AzoospermiaMendelianAbsence of sperm in semen, linked to Y chromosome issues
Swyer SyndromeNon-MendelianXY individuals with female physical characteristics

Diseases associated with mtDNA: 

Genetic Disorder/ConditionInheritance PatternBrief Description
Mitochondrial MyopathiesMaternalMuscle disorders due to mutations in mtDNA
Leber’s Hereditary Optic Neuropathy (LHON)MaternalVision loss caused by mutations in mtDNA
Mitochondrial EncephalopathyMaternalNeurological disorders resulting from mtDNA mutations
Kearns-Sayre SyndromeMaternalProgressive external ophthalmoplegia and other symptoms
Leigh SyndromeMaternalNeurodegenerative disorder affecting the central nervous system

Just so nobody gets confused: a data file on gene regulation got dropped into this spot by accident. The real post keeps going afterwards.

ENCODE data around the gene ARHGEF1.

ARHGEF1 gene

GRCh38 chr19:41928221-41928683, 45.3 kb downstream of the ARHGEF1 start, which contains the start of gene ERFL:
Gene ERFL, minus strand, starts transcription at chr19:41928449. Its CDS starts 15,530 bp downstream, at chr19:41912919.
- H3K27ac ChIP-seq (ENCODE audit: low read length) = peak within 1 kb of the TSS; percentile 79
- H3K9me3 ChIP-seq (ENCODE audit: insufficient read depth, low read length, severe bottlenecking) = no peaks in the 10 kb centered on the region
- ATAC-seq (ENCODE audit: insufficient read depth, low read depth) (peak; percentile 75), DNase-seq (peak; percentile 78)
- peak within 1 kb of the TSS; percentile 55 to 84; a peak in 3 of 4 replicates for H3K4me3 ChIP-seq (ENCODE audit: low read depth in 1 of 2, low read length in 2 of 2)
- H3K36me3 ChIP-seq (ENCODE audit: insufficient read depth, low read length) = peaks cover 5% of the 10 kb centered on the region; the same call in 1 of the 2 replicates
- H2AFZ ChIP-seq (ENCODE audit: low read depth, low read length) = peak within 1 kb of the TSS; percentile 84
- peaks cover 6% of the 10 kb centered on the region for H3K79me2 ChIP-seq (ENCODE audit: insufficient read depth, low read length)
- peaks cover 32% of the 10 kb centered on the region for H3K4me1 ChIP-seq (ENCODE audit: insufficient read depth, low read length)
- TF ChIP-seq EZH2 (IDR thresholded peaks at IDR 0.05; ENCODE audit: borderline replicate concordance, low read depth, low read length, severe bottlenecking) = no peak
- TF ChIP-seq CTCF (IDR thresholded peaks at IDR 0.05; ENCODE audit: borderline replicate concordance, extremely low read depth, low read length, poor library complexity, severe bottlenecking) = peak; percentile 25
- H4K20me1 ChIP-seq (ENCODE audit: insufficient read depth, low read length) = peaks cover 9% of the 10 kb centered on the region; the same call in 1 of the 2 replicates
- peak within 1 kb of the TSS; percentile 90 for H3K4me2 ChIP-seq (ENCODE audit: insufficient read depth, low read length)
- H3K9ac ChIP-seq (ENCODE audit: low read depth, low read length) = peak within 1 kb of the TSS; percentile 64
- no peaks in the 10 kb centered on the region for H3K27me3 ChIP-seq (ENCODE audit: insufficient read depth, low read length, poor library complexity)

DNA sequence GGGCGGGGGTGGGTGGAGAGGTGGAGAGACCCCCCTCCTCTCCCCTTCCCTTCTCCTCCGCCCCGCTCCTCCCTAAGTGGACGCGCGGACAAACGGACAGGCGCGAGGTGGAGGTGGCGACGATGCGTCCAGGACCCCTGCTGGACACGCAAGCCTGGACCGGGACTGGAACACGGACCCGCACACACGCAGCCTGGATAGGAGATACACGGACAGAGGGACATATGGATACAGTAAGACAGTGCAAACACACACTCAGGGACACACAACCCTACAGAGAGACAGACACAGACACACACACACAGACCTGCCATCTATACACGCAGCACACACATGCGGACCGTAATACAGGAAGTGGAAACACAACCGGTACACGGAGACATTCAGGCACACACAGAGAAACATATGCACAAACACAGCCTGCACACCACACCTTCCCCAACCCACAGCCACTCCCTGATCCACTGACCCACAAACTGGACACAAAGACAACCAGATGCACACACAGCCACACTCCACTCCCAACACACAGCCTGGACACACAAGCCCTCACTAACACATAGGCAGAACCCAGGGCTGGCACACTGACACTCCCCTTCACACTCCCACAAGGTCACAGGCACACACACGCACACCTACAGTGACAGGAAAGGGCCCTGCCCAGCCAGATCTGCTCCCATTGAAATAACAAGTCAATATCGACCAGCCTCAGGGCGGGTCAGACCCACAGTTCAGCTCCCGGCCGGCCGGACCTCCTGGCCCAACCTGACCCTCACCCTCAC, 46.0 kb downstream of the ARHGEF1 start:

Now let’s talk about some of the differences between yDNA and mtDNA tests.

yDNA vs mtDNA tests

First, the yDNA is inherited from male individuals and present in male individuals, whereas the mtDNA is inherited from female individuals and present in males and females both. 

The yDNA test exclusively studies the Y chromosomal DNA and helps establish a patrilineal line. Contrary, the mtDNA test exclusively studies the mitochondrial DNA and helps establish a matrilineal line. 

yDNA, as it is only present in males, is used to identify the male individuals from the sample or population. On the other hand, although the mtDNA is inherited from the maternal side, as it is present in both males and females, it can’t distinguish male and female individuals from the sample or population. 

Thus, the yDNA test can be used for sex determination and identification, while the mtDNA test can not be used for it.